Most times they'd spout this environmental dogma while walking around naked with the curtains open so that I wouldn't grow up to become a little Miss Whorey Vanderwhore.
Sometimes the devil was Big Tobacco. Even worse, it's not as if we traveled to Ecology Camp aboard sampans, gently pushed along by the Pacific currents. No, every single kid got there on a separate private jet, burning through about a gazillion fossil-fuel gallons of dinosaur juice the likes of which this planet will never see again. Each child was borne aloft; provisioned with his or her body weight in organic fig bars and free-trade yogurt snacks sealed within single-use Mylar packaging designed not to biodegrade before the future date of NEVER, all of this burden of homesick children and between-meal calories and video gaming systems would rocket toward Fiji at faster than the speed of SOUND.
What a fat load of good that did Surrounded by a million-million stale popcorn balls. On the plus side, in Hell you're no longer slave to a corporeal self, and this can be a blessing to the truly fastidious.
Not to put too fine a point on it, but you've no more of the tedious, endless stoking and scrubbing and evacuation of the various holes required to keep a physical body functional. Should you find yourself in Hell your cell will feature no toilet nor water nor bed, nor will you miss them. No doubt my mom and dad meant well, but it's really hard to argue with the fact that I'm trapped within a corroded iron cage boasting a scenic view of a raging excrement waterfall—actual poop, I mean, not just The English Patient—NOT that I'm complaining.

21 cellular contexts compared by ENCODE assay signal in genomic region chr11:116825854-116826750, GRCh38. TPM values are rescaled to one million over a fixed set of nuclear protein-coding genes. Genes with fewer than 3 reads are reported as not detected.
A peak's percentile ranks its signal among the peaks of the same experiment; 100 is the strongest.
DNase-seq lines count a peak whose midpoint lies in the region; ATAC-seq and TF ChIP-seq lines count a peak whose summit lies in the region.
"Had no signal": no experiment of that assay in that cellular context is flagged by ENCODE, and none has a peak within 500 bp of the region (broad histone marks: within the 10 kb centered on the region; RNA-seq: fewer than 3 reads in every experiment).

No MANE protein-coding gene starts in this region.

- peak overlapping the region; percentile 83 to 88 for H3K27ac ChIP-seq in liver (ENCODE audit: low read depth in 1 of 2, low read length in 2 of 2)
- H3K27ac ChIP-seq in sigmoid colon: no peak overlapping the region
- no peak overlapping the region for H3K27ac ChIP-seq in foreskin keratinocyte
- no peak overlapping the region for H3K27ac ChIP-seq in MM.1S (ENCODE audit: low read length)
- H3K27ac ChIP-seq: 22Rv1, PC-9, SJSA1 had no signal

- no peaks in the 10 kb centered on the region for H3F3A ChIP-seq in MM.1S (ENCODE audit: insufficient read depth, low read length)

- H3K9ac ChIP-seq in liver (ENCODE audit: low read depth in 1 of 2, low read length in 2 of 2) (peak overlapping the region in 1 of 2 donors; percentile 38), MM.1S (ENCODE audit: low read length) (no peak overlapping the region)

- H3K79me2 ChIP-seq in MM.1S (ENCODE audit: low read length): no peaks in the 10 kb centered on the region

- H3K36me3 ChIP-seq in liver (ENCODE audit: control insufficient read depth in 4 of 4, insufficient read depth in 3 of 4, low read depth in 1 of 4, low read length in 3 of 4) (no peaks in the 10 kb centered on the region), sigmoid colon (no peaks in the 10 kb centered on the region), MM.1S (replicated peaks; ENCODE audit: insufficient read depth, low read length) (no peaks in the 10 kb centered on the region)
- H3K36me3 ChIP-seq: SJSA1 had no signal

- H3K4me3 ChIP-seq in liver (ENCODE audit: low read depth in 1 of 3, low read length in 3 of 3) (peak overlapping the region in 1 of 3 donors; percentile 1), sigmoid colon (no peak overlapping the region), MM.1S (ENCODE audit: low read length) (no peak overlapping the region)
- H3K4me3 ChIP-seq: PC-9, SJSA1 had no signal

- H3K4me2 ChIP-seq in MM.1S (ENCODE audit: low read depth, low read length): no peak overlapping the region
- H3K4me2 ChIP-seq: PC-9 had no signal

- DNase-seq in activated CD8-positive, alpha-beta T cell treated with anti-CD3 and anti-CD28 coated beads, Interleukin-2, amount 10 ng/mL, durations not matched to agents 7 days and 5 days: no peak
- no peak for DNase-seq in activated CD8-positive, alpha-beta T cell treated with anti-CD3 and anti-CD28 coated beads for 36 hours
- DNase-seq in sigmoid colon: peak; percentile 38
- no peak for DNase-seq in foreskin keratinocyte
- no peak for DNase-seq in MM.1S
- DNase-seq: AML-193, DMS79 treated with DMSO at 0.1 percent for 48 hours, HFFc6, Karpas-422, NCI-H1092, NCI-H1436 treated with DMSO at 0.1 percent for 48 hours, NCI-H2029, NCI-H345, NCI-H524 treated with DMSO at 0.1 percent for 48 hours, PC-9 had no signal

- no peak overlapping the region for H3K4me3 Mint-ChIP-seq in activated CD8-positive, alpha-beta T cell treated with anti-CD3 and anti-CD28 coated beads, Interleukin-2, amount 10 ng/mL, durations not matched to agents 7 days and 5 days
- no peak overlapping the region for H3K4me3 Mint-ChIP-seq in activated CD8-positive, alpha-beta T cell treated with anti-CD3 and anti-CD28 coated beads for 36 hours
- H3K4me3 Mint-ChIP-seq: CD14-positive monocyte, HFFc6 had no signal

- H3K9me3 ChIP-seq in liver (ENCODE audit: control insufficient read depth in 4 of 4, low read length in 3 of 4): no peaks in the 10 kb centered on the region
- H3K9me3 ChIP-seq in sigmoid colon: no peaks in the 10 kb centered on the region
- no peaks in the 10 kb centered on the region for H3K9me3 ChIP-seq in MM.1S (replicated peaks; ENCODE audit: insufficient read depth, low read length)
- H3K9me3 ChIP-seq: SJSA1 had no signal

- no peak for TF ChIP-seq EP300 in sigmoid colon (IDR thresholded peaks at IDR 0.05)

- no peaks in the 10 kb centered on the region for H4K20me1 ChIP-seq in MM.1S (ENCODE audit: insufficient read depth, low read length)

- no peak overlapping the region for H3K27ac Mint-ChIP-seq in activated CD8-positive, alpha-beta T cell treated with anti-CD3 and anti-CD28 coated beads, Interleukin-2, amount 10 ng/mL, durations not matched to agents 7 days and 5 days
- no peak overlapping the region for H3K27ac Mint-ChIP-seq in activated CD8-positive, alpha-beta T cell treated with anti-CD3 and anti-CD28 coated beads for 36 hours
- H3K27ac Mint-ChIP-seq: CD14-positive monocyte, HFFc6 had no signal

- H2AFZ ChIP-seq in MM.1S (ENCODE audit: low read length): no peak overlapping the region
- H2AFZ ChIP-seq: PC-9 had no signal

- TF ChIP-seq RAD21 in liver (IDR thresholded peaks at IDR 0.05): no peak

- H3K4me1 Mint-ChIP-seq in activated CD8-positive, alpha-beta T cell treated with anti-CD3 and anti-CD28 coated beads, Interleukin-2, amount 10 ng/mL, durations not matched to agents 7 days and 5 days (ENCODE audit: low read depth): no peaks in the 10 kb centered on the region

Trust me, the last thing Hell seems to need, in a coals-to-Newcastle way, is one more complainer. Yes, I know the word excrement. I'm trapped and bored, not brain damaged. And it was my parents who told me to act out, a little, and experiment with recreational drugs. No, it's not fair, but I guess the worst thing they taught me was to hope. If you just planted trees and collected litter, they said, then life would turn out okay.
All you had to do was compost your wet garbage and cover your house roof with solar cells and you'd have nothing to worry about. Renewable wind energy. That's what my parents considered our spiritual salvation. We'd see approximately a quatrillion Catholics throwing incense at some plaster statue, or a billion-zillion Muslims all lined up on their knees and facing New York City, and my dad would say, "Those poor ignorant bastards They placed their bets with such self-righteous bravado, but I'm the one who lost.